'The conduct with which the defense of entrapment is concerned is the manufacturing of crime by law enforcement officials and their agents. Such conduct, of course, is far different from the permissible stratagems involved in the detection and prevention of crime. Thus before the issue of entrapment can fairly be said to have been presented in a criminal prosecution there must have been at least some showing of the kind of conduct by Government agents which may well have induced the accused to commit the crime charged.'4
The trial judge ruled correctly. It is difficult to conjure up more complete evidence of two open and direct sales than we have here. Berry clearly was not entrapped into carrying a supply of heroin concealed in a chewing gum package, from which he dispensed 15 capsules for $22.50 and six capsules for $9, in 'ready compliance'5 with what looked to him like a good opportunity to do some of the very business he was equipped and so ready to transact.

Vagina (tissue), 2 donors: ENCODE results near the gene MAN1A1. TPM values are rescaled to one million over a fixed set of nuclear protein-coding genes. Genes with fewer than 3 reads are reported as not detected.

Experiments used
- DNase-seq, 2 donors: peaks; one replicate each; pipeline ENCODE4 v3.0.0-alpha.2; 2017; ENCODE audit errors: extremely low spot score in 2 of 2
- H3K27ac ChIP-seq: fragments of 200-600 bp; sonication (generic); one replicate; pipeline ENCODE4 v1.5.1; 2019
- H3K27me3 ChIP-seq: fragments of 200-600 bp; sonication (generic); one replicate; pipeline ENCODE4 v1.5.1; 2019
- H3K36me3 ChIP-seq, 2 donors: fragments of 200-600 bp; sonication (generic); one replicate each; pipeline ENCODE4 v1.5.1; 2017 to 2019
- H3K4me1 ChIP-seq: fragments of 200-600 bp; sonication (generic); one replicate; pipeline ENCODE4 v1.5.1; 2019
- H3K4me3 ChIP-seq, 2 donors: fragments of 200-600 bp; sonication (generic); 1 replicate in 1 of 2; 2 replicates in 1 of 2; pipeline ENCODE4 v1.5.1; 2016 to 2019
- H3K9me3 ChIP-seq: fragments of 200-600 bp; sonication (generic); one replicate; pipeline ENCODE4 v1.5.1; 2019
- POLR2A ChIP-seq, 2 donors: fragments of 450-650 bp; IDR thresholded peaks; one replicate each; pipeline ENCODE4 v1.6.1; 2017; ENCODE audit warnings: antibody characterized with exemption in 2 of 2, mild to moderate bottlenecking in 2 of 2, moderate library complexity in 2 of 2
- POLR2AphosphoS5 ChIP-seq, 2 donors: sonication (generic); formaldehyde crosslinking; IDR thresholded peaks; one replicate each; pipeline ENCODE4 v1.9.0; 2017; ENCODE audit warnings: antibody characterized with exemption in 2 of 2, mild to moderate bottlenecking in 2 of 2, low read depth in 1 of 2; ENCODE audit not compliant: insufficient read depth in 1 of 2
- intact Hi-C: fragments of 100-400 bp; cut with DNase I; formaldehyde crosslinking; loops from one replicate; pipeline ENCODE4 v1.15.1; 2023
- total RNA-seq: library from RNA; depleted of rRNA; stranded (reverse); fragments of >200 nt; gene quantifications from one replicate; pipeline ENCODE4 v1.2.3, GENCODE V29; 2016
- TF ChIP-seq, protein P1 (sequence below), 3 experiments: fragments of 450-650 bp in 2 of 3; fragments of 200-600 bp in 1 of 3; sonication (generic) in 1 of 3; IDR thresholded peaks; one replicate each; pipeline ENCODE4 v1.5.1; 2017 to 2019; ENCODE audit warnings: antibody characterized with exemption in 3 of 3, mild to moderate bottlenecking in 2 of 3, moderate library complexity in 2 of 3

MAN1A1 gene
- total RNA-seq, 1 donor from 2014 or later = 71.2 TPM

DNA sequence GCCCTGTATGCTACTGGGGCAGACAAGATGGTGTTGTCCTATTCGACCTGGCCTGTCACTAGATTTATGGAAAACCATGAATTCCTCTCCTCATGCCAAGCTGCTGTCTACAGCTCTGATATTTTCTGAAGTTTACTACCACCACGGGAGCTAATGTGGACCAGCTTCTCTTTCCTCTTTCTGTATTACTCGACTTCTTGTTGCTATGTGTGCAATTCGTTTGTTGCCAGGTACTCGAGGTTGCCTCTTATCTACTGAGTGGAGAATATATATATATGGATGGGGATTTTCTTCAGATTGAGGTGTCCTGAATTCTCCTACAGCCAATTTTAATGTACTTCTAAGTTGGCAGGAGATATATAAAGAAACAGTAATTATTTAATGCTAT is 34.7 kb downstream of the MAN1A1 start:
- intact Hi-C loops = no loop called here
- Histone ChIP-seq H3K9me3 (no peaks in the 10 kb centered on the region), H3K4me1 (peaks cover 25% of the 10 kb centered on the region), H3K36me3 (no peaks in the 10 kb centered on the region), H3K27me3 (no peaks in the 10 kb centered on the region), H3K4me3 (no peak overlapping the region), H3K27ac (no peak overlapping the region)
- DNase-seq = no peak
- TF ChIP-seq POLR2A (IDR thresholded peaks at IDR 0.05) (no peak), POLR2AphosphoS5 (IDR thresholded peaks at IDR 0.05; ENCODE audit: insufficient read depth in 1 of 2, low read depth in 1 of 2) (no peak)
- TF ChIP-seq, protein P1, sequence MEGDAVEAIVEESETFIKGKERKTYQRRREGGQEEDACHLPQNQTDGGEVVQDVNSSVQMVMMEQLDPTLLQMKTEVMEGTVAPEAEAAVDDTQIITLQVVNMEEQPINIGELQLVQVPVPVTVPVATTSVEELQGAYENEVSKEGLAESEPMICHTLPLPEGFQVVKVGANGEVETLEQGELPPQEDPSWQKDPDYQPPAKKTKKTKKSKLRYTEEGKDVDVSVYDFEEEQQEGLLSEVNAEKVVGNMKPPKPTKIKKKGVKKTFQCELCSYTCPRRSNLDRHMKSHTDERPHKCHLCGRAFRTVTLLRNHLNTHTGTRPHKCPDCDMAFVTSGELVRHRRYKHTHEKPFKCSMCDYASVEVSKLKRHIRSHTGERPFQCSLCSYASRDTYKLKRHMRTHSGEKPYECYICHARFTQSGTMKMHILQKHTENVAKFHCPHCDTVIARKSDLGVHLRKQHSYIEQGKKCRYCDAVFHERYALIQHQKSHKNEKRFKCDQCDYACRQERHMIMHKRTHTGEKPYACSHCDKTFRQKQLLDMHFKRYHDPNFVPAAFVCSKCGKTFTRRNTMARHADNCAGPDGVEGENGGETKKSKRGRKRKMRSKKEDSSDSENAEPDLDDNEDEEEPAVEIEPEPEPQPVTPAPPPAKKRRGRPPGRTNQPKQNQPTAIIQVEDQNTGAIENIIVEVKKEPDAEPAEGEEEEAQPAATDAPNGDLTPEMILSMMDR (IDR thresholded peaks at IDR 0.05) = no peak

WRIGHT, Circuit Judge (concurring in part and dissenting in part).
This case presents the question of entrapment by federal officers, a problem which has troubled the conscience of the court on other occasions. Mr. Justice Roberts, concurring in Sorrells v. United States, 287 U.S. 435, 459, 53 S.Ct. 210, 219, 77 L.Ed. 413 (1932), stated the principle as follows:
'The applicable principle is that courts must be closed to the trial of a crime instigated by the government's own agents. No other issue, no comparison of equities as between the guilty official and the guilty defendant, has any place in the enforcement of this overruling principle of public policy.'
At page 457 in the same opinion, 53 S.Ct. at page 218, Mr. Justice Roberts expanded on this principle:
'* * * The protection of its own functions and the preservation of the purity of its own temple belongs only to the court. It is the province of the court and of the court alone to protect itself and the government from such prostitution of the criminal law. The violation of the principles of justice by the entrapment of the unwary into crime should be dealt with by the court no matter by whom or at what stage of the proceedings the facts are brought to its attention. * * *'